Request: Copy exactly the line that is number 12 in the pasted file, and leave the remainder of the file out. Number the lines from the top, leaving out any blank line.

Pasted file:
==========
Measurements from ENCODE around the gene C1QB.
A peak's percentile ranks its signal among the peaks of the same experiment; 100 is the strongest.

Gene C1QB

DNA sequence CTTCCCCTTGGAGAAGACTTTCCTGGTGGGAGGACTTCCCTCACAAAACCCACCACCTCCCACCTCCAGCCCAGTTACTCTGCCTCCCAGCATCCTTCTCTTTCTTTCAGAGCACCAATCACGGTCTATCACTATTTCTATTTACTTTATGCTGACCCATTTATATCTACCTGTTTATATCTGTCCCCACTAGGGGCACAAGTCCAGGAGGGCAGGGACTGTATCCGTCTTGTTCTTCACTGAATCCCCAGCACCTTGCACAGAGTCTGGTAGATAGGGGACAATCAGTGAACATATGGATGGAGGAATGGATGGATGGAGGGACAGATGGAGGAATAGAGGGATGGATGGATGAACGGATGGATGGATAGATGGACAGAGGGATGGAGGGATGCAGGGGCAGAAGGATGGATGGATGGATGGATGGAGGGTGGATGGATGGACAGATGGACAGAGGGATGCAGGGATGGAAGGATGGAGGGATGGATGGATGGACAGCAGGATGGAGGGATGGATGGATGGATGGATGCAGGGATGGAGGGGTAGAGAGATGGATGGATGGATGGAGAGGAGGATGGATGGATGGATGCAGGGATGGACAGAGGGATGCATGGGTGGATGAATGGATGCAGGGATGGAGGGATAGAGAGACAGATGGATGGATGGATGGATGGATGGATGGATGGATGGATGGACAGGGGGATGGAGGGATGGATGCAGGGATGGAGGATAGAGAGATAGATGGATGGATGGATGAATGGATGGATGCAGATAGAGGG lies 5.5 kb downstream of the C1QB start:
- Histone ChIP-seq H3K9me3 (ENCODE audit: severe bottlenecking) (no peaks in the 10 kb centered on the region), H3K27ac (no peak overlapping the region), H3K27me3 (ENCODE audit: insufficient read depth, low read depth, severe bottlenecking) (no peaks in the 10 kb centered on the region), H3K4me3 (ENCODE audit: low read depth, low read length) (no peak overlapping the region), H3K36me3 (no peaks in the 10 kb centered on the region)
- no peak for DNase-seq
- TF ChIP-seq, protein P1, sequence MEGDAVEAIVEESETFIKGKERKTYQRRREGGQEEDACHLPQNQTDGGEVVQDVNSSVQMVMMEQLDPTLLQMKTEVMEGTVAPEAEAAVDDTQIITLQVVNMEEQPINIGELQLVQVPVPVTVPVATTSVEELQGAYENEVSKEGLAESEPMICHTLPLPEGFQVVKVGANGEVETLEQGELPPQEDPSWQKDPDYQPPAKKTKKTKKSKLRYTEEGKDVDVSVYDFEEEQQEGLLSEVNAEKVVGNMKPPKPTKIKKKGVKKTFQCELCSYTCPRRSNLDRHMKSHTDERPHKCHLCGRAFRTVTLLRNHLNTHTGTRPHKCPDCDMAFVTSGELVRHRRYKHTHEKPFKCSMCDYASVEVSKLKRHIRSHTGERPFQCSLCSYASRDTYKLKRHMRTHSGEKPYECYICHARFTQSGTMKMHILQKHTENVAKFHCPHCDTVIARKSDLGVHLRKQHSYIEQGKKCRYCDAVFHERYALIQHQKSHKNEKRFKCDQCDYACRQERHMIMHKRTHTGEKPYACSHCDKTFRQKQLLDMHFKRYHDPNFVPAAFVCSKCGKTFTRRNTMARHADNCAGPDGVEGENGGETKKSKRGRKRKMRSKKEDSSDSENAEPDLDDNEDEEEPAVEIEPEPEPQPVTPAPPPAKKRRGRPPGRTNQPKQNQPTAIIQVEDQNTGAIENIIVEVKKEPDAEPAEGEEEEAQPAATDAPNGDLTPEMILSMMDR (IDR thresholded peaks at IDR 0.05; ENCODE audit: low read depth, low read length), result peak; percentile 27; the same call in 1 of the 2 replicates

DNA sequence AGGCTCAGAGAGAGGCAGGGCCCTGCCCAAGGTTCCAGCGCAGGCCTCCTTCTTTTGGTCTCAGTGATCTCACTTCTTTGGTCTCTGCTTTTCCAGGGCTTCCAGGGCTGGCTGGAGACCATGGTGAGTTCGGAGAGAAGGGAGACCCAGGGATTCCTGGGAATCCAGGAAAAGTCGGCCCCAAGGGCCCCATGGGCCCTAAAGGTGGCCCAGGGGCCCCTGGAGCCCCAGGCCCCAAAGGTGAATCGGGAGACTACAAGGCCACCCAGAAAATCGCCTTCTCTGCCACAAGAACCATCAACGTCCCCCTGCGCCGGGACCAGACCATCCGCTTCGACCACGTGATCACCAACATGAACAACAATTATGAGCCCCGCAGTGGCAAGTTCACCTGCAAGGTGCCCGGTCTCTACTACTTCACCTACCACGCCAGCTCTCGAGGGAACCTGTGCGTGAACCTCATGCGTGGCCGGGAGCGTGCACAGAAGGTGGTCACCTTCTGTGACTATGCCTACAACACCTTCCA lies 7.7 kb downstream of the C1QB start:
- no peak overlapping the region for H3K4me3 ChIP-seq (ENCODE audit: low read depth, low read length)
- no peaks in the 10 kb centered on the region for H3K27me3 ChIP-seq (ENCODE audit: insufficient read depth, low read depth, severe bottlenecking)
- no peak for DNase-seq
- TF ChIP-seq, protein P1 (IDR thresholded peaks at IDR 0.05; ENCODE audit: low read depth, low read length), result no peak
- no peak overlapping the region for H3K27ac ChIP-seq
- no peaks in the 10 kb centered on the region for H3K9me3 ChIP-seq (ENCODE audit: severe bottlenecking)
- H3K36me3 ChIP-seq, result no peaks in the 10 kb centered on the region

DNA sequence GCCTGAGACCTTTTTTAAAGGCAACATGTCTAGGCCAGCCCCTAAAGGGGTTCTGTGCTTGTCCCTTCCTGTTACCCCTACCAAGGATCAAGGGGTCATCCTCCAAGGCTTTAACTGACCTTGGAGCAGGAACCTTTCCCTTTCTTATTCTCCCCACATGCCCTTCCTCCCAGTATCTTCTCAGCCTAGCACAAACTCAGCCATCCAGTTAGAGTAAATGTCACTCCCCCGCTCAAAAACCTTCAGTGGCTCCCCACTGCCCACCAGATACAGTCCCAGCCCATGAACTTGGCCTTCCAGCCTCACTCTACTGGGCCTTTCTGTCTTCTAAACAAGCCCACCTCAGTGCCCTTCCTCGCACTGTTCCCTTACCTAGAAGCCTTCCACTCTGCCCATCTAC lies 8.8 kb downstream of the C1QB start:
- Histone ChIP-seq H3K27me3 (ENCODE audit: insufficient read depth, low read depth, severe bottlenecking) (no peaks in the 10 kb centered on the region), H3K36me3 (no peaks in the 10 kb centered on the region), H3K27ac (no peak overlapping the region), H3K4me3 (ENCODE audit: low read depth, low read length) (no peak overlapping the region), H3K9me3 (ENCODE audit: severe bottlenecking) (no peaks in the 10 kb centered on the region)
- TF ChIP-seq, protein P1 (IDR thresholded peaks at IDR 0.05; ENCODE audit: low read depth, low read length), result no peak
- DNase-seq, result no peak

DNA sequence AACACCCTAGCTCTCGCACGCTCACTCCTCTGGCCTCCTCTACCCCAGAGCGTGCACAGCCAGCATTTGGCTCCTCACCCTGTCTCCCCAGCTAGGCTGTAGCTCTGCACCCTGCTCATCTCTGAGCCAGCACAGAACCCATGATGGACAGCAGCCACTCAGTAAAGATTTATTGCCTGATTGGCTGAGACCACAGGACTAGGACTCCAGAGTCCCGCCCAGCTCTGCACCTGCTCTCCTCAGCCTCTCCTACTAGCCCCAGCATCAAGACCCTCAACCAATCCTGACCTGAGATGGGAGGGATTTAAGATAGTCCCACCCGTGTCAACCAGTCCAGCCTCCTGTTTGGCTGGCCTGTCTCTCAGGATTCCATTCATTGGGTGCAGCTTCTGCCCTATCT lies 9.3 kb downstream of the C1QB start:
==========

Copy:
- TF ChIP-seq, protein P1 (IDR thresholded peaks at IDR 0.05; ENCODE audit: low read depth, low read length), result no peak